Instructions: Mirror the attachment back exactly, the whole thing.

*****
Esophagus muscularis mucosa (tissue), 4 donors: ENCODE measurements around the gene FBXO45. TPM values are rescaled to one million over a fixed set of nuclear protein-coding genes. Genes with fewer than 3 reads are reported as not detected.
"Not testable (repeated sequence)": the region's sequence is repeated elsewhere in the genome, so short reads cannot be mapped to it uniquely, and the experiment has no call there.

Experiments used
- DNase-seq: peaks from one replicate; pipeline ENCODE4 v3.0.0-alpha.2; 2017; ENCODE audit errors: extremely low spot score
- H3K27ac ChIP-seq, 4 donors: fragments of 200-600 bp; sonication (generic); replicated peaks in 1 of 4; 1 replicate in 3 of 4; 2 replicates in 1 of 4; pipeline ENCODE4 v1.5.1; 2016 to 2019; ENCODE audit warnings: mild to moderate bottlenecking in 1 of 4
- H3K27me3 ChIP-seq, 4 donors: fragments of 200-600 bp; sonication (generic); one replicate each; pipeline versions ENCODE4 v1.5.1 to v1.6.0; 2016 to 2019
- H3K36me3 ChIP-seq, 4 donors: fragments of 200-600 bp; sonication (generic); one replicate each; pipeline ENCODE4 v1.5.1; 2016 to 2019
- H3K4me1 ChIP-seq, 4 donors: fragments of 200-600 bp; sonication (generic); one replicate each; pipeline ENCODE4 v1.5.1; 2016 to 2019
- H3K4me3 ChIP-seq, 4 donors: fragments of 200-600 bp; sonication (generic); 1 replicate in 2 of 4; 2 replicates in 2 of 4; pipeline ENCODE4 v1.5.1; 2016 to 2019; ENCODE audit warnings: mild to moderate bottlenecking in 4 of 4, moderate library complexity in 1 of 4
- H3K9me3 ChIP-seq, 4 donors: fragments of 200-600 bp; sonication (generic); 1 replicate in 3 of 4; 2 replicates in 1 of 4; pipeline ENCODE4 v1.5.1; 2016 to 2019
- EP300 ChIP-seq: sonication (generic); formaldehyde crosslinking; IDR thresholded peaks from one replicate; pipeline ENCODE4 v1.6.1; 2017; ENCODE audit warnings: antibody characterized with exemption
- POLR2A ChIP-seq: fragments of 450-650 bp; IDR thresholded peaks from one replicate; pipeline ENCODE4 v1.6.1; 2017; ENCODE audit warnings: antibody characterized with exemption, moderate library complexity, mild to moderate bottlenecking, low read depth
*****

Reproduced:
Esophagus muscularis mucosa (tissue), 4 donors: ENCODE measurements around the gene FBXO45. TPM values are rescaled to one million over a fixed set of nuclear protein-coding genes. Genes with fewer than 3 reads are reported as not detected.
"Not testable (repeated sequence)": the region's sequence is repeated elsewhere in the genome, so short reads cannot be mapped to it uniquely, and the experiment has no call there.

Experiments used
- DNase-seq: peaks from one replicate; pipeline ENCODE4 v3.0.0-alpha.2; 2017; ENCODE audit errors: extremely low spot score
- H3K27ac ChIP-seq, 4 donors: fragments of 200-600 bp; sonication (generic); replicated peaks in 1 of 4; 1 replicate in 3 of 4; 2 replicates in 1 of 4; pipeline ENCODE4 v1.5.1; 2016 to 2019; ENCODE audit warnings: mild to moderate bottlenecking in 1 of 4
- H3K27me3 ChIP-seq, 4 donors: fragments of 200-600 bp; sonication (generic); one replicate each; pipeline versions ENCODE4 v1.5.1 to v1.6.0; 2016 to 2019
- H3K36me3 ChIP-seq, 4 donors: fragments of 200-600 bp; sonication (generic); one replicate each; pipeline ENCODE4 v1.5.1; 2016 to 2019
- H3K4me1 ChIP-seq, 4 donors: fragments of 200-600 bp; sonication (generic); one replicate each; pipeline ENCODE4 v1.5.1; 2016 to 2019
- H3K4me3 ChIP-seq, 4 donors: fragments of 200-600 bp; sonication (generic); 1 replicate in 2 of 4; 2 replicates in 2 of 4; pipeline ENCODE4 v1.5.1; 2016 to 2019; ENCODE audit warnings: mild to moderate bottlenecking in 4 of 4, moderate library complexity in 1 of 4
- H3K9me3 ChIP-seq, 4 donors: fragments of 200-600 bp; sonication (generic); 1 replicate in 3 of 4; 2 replicates in 1 of 4; pipeline ENCODE4 v1.5.1; 2016 to 2019
- EP300 ChIP-seq: sonication (generic); formaldehyde crosslinking; IDR thresholded peaks from one replicate; pipeline ENCODE4 v1.6.1; 2017; ENCODE audit warnings: antibody characterized with exemption
- POLR2A ChIP-seq: fragments of 450-650 bp; IDR thresholded peaks from one replicate; pipeline ENCODE4 v1.6.1; 2017; ENCODE audit warnings: antibody characterized with exemption, moderate library complexity, mild to moderate bottlenecking, low read depth